Today on The Gottman Relationship Blog, we’d like to share an article from our friends at GoodTherapy.org, an organization dedicated to “Helping People Find Therapists & Advocating for Ethical Therapy.” The following article does an excellent job summarizing our research and approach to couples therapy. Embedded within the article, we have provided links to previous blog postings so that you can refer to our prior writings and navigate specific topics we have discussed with ease. We hope that today’s posting can serve as a resource for you to refresh your memory as we move into new territory next week! See the original article here.
An Introduction to the Gottman Method of Relationship Therapy
By Kate McNulty, LCSW, Gottman Method Topic Expert Contributor
May 30, 2013
John Gottman, a Professor Emeritus of Psychology at the University of Washington, entered the field of psychological research with a background in advanced mathematics and statistical analysis. In the course of his 40+ year career he has developed mathematical models, scales, and formulas to identify the elements of stability in relationships and the interactive patterns that cause couples to divorce. Gottman was drawn to this research topic due to his own puzzlement at how people develop happy relationships.
Couples who function effectively treat each other with consideration, and are supportive of each other.
The goals of the Gottman Method include increasing closeness and friendship behaviors, addressing conflict productively, and building a life of shared meaning together. The Gottman Method involves customizing principles from the research to each couple’s particular patterns and challenges.
The Seven Principles include the following concepts:
Build Love Maps: This refers to an ongoing awareness of our partners’ worlds as they move through time: how they think and feel, what day-to-day life is like for them, and their values, hopes, aspirations, and stresses.
Express Fondness and Admiration: Couples who function well are able to appreciate and enjoy most aspects of each partner’s behavior and learn to live with differences.
Turn Toward One Another: Conversational patterns of interest and respect, even about mundane topics are crucial to happiness. Couples who turn toward successfully maintain a 20:1 ratio of expressing interest or acknowledgement vs. ignoring conversational gambits. This is referred to as the “Emotional Bank Account.” Couples who are highly successful keep a 5:1 ratio in conflict discussions, even Turning Towards while arguing.
Accept Influence: Members of a couple who take the other partner’s preferences into account and are willing to compromise and adapt are happiest. Being able to yield and maintain mutual influence, while avoiding power struggles, helps couples keep a balance of power that feels reasonable and builds trust.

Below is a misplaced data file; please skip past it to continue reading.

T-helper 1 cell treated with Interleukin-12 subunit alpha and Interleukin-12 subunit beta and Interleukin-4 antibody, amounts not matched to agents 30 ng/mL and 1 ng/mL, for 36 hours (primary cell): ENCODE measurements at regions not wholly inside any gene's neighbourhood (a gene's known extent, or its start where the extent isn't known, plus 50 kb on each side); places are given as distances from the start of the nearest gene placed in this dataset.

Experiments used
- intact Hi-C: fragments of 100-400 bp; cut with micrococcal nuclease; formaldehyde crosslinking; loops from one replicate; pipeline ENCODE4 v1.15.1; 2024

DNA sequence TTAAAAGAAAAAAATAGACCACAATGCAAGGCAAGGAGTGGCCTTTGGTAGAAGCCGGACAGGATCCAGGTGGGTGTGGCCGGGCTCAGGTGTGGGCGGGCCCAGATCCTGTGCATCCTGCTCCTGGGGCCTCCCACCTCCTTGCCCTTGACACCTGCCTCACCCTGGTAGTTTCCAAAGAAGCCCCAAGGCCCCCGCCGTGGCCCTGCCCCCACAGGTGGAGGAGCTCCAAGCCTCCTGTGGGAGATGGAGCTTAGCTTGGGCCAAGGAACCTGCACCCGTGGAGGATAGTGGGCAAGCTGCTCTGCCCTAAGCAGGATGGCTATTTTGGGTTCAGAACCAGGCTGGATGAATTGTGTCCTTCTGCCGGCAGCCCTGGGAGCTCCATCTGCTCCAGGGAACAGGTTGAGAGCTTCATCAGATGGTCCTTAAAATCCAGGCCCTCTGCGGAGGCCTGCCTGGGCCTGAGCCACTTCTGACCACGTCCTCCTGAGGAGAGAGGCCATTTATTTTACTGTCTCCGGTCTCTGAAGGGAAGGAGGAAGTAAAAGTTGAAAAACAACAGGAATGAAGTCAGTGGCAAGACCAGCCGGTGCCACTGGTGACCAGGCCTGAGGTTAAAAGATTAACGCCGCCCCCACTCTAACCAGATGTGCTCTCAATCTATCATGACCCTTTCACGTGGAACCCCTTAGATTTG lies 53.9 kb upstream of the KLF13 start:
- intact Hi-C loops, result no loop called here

Solve Problems That Are Solvable: Couples who can find compromise on issues are using five tactics. They soften start up so the beginning of the conversation leads to a satisfactory end. They offer and respond to repair attempts, or behaviors that maintain the emotional connection and emphasize “we/us” over individual needs. They effectively soothe themselves and their partner. They use compromise and negotiation skills. They are tolerant of one another’s vulnerabilities and ineffective conversational habits, keeping the focus on shared concern for the well-being of the relationship.
Manage Conflict and Overcome Gridlock: The Gottman Method helps couples manage, not resolve, conflict. Conflict is viewed as inherent in relationship and doesn’t go away. Happy couples report the majority of their conflicts, 69% are perpetual in nature, meaning they are present throughout the course of time and are dealt with only as needed. These recurrent themes become part of the couple’s shared landscape and are kept in perspective, not dwelt upon.
Create Shared Meaning: Connection in relationship occurs as each person experiences the multitude of ways in which their partner enriches their life with a shared history and helps them find meaning and make sense of struggles.
Gottman is profiled in Malcolm Gladwell’s bestseller Blink for his ability to predict a couple’s likelihood of divorce with 94% accuracy after just a few minutes of observation. Psychotherapy Networker, a professional journal, recognized Gottman as one of the ten most influential therapists of the past 25 years.
In the spirit of our friends at GoodTherapy.org, we’d like to share our own resource for finding a therapist trained in Gottman Method. To begin your search for a Gottman-trained therapist near you, follow the link below:
Find a Therapist!
The Gottman Referral Network (GRN) is the primary resource for couples worldwide who are seeking professional help from Gottman-trained therapists. GRN members have received training in Gottman Method Couples Therapy, an approach based on 40 years of research with thousands of couples. Free to access, this database puts you directly in touch with experienced clinicians who use Gottman relationship-building techniques.
GRN therapists are equipped to provide support to couples, individuals, children and/or families on many issues in addition to couples therapy, including anxiety, depression, addictions, trauma, abuse, blended family issues, and more. Therapists listed in our network are licensed mental health professionals who work independently from their own private practice offices.
Be sure to check out any and all of these great links! You can contact The Gottman Institute toll-free at (888) 523-9042 or call local at (206) 523-9042 if you have any questions. As always, we invite you to join us on Facebook!
Have a great weekend!
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